Sushi nostalgia

Mirai Restaurant

620 W. Covell Boulevard., Suite B
Davis, CA 95616

(530) 758-4560

Exotic foodstuffs were in somewhat short supply when I was growing up in Chico in the 1970s and ’80s. Even Mexican food generally meant crisp-shelled ground-beef tacos and refried beans with a thick orange blanket of cheese. The cuisines of Asia, sticky-sweet Chinese-American excepted, were all but unknown. I fancied myself to be something of an adventurous eater, but my limits were reached when I was about 14, and my best friend suggested we go to a new restaurant in town to try sushi.

I was horrified. I had heard about people eating raw fish, but the thought that I might also do so was new. My friend convinced me, however, and we rode our bikes to the restaurant, which was called Gen Kai. It was pretty good, to my surprise, and others in town thought so too. For years, it was the place to go for Japanese food in my hometown.

By now, both I and the American public have come around to sushi so thoroughly that it’s not in the least bit exotic anymore. It sits prepackaged in supermarkets as takeout lunch, and there’s a sushi bar on practically every corner in Sacramento. But I still think fondly of the old Gen Kai as the place that introduced me to sushi. When I heard that its owners had relocated to Davis and opened up a new place there, I figured I had to give it a try.

Mirai Japanese Restaurant sits in a supermarket-anchored shopping center on the western edge of town, rather than in Davis’ cute little downtown—a fact that may be hampering its attempts to attract a large clientele. It was all but empty the night we went in, but it surely doesn’t deserve this fate. The food we sampled was excellent. The restaurant reaches past the basics of sushi to cover a wide range of Japanese foods: Noodles are prominent, as are a number of out-of-the-ordinary donburi (rice bowls) and an especially nice selection of unusual appetizers, from fried oysters to broiled fresh shiitake mushrooms.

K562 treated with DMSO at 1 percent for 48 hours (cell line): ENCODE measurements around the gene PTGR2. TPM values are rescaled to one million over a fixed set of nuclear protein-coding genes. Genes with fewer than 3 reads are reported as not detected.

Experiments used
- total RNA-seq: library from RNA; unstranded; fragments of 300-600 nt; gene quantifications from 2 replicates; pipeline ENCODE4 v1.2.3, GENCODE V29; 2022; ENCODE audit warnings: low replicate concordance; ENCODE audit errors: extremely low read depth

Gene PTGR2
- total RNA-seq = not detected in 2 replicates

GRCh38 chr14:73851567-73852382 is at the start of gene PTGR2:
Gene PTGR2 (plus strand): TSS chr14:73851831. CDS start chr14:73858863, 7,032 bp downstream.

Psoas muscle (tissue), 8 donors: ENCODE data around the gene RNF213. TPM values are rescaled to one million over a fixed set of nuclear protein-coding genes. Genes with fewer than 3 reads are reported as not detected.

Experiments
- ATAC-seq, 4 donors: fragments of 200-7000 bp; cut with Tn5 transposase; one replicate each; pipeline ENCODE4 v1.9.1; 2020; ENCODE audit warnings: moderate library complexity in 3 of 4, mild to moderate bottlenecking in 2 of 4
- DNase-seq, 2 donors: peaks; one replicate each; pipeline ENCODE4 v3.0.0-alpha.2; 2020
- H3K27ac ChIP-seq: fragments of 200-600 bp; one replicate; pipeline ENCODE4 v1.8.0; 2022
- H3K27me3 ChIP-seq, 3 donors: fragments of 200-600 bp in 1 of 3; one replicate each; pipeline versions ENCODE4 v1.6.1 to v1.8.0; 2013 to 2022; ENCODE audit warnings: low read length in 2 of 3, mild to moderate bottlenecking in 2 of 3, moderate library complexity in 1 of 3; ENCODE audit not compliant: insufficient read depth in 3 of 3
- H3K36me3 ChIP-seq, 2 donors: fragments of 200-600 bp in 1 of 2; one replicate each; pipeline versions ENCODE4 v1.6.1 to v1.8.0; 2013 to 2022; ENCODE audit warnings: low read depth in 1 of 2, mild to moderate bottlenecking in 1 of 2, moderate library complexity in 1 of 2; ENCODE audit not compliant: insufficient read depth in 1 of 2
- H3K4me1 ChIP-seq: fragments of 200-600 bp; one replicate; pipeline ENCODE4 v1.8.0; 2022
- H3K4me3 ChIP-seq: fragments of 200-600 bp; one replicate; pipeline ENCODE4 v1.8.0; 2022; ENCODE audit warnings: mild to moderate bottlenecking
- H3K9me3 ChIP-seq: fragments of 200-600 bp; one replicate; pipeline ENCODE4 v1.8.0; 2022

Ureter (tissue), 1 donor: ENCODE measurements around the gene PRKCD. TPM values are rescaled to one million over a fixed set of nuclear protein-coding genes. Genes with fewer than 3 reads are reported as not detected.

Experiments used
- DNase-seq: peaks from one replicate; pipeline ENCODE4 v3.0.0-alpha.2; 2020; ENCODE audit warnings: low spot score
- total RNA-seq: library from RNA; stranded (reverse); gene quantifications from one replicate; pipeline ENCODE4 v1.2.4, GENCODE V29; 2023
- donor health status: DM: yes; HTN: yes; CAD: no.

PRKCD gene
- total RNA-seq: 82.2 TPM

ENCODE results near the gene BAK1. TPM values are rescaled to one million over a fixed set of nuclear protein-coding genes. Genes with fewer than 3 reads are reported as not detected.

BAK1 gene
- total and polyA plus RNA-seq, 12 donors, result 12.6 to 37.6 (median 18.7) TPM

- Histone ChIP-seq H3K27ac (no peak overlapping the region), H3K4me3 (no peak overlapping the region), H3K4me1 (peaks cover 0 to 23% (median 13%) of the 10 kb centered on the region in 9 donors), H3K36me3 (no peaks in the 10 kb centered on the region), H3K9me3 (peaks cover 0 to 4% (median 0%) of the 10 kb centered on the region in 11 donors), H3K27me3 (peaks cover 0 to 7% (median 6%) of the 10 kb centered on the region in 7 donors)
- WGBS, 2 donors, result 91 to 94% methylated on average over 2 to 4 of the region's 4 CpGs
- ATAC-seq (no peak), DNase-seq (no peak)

One of these appetizers was kamo miso, savory and pleasantly salty slices of grilled duck with a pile of coarse red moromi-miso. I’ve never seen duck on a Japanese menu before, but its hearty character went well with the strong savor of the marinade and miso; the duck meat was a tiny bit tough but flavorful. We really had not been sure what we would get, as our server was extremely nice but not terribly knowledgeable about the menu. She artlessly confessed that the duck wasn’t very popular, because most people order gyoza and other more familiar appetizers.

She made up for her slight naiveté, however, with goodwill. My husband spilled his miso soup—one of his favorite parts of any Japanese meal—and ordered a replacement bowl. We fully expected to pay for it, as it was hardly the restaurant’s fault we needed a second bowl, but the server kindly took it off the bill. It’s the sort of gesture that costs the restaurant almost nothing but can make a visitor into a loyal customer.

Even without such gestures, however, Mirai could win itself a crowd of loyal customers. I ordered a simple dish of una jyu, freshwater eel over rice, as well as a side salad with thin, tangy ginger dressing. My main course arrived in a deep rectangular box: two chunky squares of the meaty, tender eel, grilled and glazed with a teriyaki-type sauce, over a heap of sticky rice. Its simplicity hardly could have been improved on—nor could it have contrasted more sharply with my husband’s dinner, the Mirai deluxe combination bento box.

The bento box was a majestic feast. It was just a bit bigger than the paper in which this article appears, with compartments for the enormous cavalcade of dishes. At $24.95, it was one of the most expensive things on the menu, but it easily could have furnished dinner for two. I fear I can’t remember everything it included, but there were impeccable tempura (both shrimp and vegetables), Japanese vegetable pickles, vegetables in a soy-based sauce, tender grilled salted fish, little fried-fish cakes, chicken with a bright homemade ginger sauce, quiveringly fresh pink sashimi, a fan-shaped mound of rice and beautifully cut fresh fruit. I sampled quite a lot of it, and it was all delicious.

Aside from all this, there’s also a surprisingly extensive dessert menu. The desserts are not made in house, but flown in, frozen, from Japan. The delicate green-tea mousse we sampled was none the worse for the trip. There’s also a sweet sake jelly, a presence that echoes the beverage menu’s extensive list of sakes and sake cocktails—including a strawberry daiquiri. I haven’t quite learned to appreciate sake yet, but it may be the next frontier. Perhaps Mirai can send me down that path as effectively and happily as its forebear Gen Kai once led me into liking sushi.